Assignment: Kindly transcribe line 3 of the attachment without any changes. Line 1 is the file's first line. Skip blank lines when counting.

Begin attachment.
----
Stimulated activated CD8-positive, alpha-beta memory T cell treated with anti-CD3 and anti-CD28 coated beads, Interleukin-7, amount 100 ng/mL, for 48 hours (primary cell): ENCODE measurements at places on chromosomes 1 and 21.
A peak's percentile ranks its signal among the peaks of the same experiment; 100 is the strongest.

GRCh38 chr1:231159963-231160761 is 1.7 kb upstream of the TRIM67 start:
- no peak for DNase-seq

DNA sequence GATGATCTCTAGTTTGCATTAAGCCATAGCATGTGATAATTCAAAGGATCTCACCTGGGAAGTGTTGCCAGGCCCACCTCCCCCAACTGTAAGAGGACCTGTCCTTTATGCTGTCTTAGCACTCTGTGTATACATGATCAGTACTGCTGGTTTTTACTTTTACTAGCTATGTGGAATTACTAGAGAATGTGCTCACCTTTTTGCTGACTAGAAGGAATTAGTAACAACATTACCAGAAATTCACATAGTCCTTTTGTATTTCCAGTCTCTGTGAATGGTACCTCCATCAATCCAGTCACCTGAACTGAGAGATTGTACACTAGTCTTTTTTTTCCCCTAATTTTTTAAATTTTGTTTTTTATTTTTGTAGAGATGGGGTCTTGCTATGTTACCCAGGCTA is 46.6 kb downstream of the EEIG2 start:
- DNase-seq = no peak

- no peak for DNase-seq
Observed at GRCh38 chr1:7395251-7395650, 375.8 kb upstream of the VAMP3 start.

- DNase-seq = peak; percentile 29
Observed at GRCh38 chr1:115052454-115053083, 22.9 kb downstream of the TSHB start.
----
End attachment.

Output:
GRCh38 chr1:231159963-231160761 is 1.7 kb upstream of the TRIM67 start: